San Francisco voted to make shop e-cigarettes illegal along with any distribution of vaporisers within the city on Tuesday. City mayor London Breed has 10 days to approve the legislation but has indicated that she will do so. Last year, San Francisco outlawed flavoured tobacco, which in turn followed a 2016 tax on sugar-sweetened drinks. E-cigarette producer Juul Labs, which is based in San Francisco, said the prohibition would drive former tobacco smokers “back to deadly cigarettes”.
Why has San Francisco banned e-cigarettes?
San Francisco’s Board of Supervisors voted to ban e-cigarettes until their health effects are reviewed by the US Food and Drug Administration (FDA).
City Attorney Dennis Herrera, who campaigned for the ban, said: “This is a decisive step to help prevent another generation of San Francisco children from becoming addicted to nicotine.
“This temporary moratorium wouldn’t be necessary if the federal government had done its job.
“E-cigarettes are a product that, by law, are not allowed on the market without FDA review. For some reason, the FDA has so far refused to follow the law. If the federal government is not going to act, San Francisco will.”
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The legislation’s supporters say it will prevent young smokers from taking up vaping.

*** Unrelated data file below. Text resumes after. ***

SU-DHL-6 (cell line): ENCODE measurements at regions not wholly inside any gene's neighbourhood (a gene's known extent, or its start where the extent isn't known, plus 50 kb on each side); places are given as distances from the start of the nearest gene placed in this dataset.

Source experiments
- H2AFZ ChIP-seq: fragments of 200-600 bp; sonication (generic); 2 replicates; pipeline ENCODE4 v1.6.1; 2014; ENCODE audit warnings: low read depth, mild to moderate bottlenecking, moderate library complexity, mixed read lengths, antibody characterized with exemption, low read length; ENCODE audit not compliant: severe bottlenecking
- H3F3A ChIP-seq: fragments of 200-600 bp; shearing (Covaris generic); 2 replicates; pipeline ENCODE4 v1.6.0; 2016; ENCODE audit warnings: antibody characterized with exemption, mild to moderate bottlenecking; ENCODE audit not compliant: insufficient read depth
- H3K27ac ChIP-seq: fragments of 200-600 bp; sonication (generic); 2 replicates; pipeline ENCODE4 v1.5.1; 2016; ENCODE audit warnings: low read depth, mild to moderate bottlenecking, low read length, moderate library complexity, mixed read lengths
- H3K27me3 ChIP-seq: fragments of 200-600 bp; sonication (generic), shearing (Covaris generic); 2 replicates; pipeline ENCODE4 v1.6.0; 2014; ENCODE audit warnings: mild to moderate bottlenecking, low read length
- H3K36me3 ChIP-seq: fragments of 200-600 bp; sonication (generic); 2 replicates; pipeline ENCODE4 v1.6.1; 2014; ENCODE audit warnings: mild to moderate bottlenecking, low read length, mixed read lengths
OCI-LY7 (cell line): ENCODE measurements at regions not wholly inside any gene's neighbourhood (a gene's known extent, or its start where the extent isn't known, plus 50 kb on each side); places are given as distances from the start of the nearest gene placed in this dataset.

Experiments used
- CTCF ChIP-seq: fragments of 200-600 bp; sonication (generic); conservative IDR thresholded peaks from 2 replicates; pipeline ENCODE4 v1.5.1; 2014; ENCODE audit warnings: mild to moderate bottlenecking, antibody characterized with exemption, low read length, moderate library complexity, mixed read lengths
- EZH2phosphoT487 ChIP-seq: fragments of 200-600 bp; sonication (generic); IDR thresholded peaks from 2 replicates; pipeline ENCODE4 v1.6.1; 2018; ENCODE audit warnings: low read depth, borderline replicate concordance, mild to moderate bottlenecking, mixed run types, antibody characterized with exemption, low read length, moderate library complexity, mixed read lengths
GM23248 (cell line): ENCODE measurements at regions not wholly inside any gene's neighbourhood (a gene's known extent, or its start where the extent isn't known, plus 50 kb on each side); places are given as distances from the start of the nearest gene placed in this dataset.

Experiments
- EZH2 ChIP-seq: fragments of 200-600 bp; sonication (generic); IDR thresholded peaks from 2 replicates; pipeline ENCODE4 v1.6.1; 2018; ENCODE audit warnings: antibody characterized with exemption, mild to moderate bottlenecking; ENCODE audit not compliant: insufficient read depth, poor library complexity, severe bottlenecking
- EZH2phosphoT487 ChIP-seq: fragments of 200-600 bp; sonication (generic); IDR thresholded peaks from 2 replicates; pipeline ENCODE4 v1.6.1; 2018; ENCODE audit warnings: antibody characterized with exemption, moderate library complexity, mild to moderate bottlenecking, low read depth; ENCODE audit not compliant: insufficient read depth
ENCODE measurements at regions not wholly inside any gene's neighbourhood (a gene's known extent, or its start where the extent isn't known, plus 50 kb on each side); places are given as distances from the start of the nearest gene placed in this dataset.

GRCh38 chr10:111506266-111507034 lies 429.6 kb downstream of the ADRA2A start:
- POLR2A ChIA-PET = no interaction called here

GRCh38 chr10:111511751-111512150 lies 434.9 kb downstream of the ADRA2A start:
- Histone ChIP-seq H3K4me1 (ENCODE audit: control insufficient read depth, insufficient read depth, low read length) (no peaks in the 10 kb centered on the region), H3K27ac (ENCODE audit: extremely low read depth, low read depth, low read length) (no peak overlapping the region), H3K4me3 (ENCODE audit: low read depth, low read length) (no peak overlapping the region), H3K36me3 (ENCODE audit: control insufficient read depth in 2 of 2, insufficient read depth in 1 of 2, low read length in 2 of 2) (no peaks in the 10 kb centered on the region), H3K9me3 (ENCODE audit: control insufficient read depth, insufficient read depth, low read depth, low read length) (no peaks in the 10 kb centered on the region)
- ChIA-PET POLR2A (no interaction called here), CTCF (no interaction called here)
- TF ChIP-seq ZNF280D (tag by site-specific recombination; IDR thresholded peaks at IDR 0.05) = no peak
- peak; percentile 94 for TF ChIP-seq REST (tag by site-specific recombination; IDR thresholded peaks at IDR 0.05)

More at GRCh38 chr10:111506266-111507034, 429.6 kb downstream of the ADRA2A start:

Anti-vaping campaigners say youngsters are deliberately targeted by e-cigarette producers with appealing flavours.
The FDA has said it will allow companies until 2021 to have their vaping products tested after an August 2018 deadline was deemed to be unattainable.
But San Francisco’s decision could buoy anti-vaping activists in demanding similar actions in other cities in the USA and around the world.
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Will UK outlaw vape products?
The UK Government has no current plans to ban e-cigarette sales, although several professors have expressed concerns to MPs about the use of vape pens in light of inconclusive evidence over their safety.
In its latest statement update in February 2019, Public Health England said smoking and vaping trends “should continue to be monitored, particularly in the light of concerns in North America about youth smoking and vaping”.
The Government body said it had broadly accepted the recommendations of a research paper published by the House of Commons Science and Technology Committee last August.
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The paper concluded the Government should issue an “annual ‘evidence review’ of e-cigarettes, and extend it to also cover ‘heat-not-burn’ products”.
The NHS website says there is “growing evidence” e-cigarettes “can be effective” in helping people to stop smoking and that products are “tightly regulated for safety and quality” in the UK.
It adds: “They’re not completely risk free, but they carry a small fraction of the risk of cigarettes.
“E-cigarettes do not produce tar or carbon monoxide, two of the most harmful elements in tobacco smoke.
“The liquid and vapour contain some potentially harmful chemicals also found in cigarette smoke, but at much lower levels.”